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Colorado Lawmakers Vow Change After Allegations Of Funeral Homes Selling Body Parts, Giving Families False Cremains

DENVER (CBS4) - Gruesome discoveries at some Colorado funeral homes could result in tougher regulations for the industry. Investigators in Eagle and Lake Counties say they found unidentified bodies wrapped in blankets, an unrefrigerated corpse, and bags of unlabeled cremains at two funeral homes owned by Shannon Kent.

Shannon Kent (credit: CBS)

In one case, investigators say a family received cremains of their baby that were mixed with adult body parts and cement.

Kent is charged with abusing a corpse.

Lina Cavanagh, who paid Kent to cremate her stillborn son, now wonders if it's really her baby's ashes in the urn at her home. She says she had the ashes tested but the results were inconclusive.

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"I'm never going to be able to find out if my son's ashes are in that little urn."

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The owners of Sunset Mesa funeral home in Montrose are charged with fraud and illegally transporting diseased cadavers.

Investigators say Megan Hess and her mother, Shirley Koch, sold the bodies or body parts of people -- that in some cases had diseases -- for research purposes, and then gave families false cremains.

State regulators had received complaints of wrongdoing at the Montrose facility and those in Lake and Eagle Counties but state law doesn't them to enter a funeral home unless there are criminal charges. Representatives Matt Soper and Dylan Roberts plan to change that.

Soper met with some of the families in Montrose County.

"One thing that I heard over and over from the families is it was like a second death."

Rep. Matt Soper (credit: CBS)

He says Colorado funeral home directors are the least regulated in the country.

"It just kind of hits your gut. You can't believe that body brokering, selling body parts, chopping up body parts, giving people concrete, they're not things you hear about in the United States of America."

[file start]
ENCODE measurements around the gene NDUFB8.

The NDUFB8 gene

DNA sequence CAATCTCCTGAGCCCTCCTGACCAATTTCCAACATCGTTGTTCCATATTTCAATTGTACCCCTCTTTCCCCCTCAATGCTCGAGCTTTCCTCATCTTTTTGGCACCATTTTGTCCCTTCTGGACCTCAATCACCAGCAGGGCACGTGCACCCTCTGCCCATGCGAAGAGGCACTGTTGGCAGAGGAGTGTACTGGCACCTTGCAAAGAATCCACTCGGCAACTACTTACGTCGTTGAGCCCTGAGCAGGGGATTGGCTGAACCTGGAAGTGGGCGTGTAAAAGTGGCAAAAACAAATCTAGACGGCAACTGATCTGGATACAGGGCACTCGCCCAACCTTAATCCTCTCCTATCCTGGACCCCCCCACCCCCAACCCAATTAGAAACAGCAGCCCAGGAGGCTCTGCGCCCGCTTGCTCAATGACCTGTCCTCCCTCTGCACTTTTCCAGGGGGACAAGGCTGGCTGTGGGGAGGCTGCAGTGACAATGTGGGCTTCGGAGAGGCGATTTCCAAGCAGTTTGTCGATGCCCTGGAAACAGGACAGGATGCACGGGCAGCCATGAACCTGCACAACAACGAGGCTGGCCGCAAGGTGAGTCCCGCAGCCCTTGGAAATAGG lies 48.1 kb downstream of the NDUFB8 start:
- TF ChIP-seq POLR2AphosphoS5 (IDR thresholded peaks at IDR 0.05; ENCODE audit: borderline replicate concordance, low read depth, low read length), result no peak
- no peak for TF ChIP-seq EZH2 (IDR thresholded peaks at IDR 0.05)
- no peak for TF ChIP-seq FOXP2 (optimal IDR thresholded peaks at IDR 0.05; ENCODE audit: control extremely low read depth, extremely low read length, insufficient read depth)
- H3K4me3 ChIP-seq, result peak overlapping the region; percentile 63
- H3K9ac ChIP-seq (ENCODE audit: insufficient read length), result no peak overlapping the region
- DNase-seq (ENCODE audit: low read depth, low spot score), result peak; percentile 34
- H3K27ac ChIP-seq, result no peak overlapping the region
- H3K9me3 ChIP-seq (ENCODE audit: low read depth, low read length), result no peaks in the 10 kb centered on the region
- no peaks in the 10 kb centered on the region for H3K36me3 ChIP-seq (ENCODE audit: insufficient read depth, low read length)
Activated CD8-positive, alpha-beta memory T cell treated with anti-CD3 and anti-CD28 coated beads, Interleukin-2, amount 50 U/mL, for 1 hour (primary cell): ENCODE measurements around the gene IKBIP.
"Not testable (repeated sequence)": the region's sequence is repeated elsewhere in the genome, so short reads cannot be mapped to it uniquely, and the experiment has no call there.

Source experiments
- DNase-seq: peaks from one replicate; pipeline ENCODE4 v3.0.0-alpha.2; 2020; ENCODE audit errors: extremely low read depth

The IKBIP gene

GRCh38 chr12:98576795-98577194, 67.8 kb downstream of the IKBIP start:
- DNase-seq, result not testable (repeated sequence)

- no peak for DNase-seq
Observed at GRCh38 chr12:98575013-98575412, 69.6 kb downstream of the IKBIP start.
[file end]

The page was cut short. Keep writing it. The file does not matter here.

Roberts says state regulators have told him that they have more authority to investigate beauty salons than funeral homes.

He says the state received complaints about Shannon Kent as early as February of last year, but were unable to act until October when criminal charges were brought.

"You say, 'Well what went wrong here?' and it turns out the thing that went wrong is that there was no authority to do anything about it in the first place. It's because our state agencies that are responsible for this type of oversight and this type of regulation were powerless in the face of egregious actions by these funeral home owners."

Soper says state regulators tried to enter the funeral home in Montrose but were turned away by the owners.

"A family is never going to know if they have concrete in the urn on the mantle. That's where the state has to step in and regulate."

Roberts says most funeral home directors in Colorado support the legislation, which would give investigators access to a funeral home immediately if they receive an allegation of misconduct.

"This is such sensitive time in any family's life, and this is the last thing they should be having to worry about when they lose a loved one."

Cavanagh, who is now pregnant again, says the lack of regulation is scary and, in her case, tragic.

"In the future, other families are not going to have to go through that nightmare."

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